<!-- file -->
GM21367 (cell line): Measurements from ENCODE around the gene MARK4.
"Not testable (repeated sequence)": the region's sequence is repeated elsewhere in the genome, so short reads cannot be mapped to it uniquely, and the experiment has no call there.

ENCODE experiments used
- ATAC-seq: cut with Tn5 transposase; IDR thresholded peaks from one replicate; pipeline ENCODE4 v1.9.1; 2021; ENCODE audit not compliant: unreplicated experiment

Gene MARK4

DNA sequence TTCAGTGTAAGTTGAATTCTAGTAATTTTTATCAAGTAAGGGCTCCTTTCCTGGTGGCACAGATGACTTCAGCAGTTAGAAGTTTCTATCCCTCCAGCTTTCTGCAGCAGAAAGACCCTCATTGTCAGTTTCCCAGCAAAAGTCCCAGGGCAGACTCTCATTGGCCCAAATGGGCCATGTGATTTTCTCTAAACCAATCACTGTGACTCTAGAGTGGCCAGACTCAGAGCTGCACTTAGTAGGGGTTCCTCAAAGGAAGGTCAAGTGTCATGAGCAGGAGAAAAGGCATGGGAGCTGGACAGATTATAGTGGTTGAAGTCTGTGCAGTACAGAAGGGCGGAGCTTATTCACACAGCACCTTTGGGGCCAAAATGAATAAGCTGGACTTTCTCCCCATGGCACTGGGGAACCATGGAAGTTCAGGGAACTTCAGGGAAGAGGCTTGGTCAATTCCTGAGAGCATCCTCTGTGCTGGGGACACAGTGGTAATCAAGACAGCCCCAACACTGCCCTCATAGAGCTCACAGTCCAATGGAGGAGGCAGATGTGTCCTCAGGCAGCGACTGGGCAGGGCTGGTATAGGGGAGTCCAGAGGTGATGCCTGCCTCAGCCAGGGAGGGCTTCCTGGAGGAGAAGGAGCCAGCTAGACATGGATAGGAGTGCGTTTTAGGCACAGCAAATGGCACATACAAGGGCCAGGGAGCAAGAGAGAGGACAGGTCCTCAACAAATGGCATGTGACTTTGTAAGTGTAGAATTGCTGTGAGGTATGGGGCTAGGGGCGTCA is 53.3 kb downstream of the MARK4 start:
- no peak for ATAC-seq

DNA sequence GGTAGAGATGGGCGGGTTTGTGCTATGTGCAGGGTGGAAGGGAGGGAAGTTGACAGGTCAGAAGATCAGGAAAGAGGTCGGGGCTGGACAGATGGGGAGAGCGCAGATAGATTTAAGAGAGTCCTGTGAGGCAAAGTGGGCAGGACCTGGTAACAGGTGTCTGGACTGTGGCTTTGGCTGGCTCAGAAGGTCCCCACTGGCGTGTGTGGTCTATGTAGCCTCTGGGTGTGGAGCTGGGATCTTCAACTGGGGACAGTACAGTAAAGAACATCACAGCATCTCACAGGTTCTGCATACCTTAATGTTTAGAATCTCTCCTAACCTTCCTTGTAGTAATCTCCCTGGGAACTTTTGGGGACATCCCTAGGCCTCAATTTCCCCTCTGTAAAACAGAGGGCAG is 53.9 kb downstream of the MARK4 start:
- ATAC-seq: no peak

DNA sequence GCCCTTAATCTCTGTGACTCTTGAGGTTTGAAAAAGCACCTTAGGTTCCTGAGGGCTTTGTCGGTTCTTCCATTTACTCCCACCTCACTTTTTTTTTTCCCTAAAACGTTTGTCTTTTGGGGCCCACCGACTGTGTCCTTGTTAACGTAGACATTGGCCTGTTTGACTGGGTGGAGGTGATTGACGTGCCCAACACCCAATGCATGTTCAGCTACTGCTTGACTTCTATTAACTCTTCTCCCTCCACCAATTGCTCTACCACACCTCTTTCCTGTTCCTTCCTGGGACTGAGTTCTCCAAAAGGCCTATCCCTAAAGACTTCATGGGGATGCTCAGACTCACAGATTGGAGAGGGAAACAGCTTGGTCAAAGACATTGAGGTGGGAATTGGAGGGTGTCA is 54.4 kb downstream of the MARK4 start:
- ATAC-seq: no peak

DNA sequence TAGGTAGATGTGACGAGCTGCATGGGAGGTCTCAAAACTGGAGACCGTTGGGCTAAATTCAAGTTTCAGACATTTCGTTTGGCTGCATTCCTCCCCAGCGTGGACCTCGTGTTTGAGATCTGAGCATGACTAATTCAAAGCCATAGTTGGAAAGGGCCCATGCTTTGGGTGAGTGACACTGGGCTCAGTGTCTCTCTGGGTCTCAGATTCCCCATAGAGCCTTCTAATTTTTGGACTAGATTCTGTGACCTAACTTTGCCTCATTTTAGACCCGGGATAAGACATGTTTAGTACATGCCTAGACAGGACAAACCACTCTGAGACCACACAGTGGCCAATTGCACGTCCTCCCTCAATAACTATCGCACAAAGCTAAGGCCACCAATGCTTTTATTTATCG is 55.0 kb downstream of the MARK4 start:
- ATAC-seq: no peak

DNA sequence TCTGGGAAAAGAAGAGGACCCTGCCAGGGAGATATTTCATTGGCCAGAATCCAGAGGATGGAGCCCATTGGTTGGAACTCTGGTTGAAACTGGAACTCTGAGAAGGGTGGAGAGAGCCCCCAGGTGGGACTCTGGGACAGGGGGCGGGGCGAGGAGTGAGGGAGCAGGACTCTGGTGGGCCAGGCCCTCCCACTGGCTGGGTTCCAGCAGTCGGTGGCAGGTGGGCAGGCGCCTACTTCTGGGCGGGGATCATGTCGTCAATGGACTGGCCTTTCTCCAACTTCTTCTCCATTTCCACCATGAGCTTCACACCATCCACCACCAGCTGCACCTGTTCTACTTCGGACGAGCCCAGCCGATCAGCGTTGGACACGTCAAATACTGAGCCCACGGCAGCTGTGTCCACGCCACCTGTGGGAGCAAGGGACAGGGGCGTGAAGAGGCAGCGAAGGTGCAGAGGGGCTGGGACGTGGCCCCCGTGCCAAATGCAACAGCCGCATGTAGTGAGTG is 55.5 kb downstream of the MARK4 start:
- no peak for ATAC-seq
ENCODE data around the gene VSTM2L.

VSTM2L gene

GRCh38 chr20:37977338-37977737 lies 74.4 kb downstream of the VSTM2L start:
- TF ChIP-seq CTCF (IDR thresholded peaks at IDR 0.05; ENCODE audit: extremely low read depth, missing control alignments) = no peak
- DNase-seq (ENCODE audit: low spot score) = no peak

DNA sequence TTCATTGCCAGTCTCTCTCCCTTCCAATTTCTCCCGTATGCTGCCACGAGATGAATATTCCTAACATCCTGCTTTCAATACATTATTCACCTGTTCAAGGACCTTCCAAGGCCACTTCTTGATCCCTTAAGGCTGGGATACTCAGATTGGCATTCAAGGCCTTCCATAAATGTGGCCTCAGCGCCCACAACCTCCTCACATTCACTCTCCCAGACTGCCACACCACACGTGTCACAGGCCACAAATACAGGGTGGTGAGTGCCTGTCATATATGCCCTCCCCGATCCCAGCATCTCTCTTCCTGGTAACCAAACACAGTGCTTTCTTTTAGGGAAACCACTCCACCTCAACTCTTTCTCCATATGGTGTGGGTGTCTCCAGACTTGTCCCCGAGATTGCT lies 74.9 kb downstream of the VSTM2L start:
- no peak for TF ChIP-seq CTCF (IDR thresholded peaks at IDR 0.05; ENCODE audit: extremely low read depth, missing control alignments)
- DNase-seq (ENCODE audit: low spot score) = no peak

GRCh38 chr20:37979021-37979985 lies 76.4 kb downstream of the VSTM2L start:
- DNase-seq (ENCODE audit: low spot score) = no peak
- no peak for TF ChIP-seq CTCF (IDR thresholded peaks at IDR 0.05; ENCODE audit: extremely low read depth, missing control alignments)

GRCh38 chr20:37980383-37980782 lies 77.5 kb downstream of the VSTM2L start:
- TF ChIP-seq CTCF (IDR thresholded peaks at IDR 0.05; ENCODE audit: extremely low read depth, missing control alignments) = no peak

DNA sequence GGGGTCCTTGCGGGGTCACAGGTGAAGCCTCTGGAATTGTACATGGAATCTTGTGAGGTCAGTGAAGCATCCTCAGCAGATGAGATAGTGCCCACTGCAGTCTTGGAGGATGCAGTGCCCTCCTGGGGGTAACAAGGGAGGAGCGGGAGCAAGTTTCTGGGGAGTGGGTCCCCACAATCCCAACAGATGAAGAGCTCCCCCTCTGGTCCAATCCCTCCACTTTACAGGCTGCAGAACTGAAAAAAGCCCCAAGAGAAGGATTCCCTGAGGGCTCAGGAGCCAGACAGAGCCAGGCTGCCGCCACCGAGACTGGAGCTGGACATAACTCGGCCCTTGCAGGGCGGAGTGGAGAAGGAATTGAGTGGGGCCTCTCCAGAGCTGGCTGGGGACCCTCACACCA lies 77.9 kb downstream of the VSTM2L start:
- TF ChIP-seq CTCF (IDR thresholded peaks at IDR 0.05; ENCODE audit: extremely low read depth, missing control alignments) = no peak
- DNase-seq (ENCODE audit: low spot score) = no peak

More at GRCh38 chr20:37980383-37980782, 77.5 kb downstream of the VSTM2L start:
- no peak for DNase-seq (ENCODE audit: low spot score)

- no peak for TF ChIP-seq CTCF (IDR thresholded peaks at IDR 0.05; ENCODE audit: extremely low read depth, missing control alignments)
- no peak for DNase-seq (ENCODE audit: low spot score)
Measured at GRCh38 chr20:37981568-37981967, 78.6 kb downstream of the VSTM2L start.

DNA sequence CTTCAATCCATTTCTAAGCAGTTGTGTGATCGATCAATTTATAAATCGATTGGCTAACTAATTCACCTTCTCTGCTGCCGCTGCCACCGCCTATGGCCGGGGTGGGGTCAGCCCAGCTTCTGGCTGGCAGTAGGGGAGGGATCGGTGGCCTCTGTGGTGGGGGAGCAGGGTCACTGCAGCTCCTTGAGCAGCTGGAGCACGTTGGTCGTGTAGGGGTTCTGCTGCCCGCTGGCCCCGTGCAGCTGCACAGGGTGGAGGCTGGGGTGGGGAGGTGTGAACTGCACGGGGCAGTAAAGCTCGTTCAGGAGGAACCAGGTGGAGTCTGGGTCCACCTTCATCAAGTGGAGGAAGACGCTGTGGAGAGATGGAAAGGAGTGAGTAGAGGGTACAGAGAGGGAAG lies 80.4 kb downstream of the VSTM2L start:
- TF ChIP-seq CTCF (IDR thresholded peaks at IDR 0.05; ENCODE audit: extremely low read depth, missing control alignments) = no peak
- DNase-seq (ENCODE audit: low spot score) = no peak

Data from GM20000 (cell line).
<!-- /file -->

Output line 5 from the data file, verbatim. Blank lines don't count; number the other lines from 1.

Gene MARK4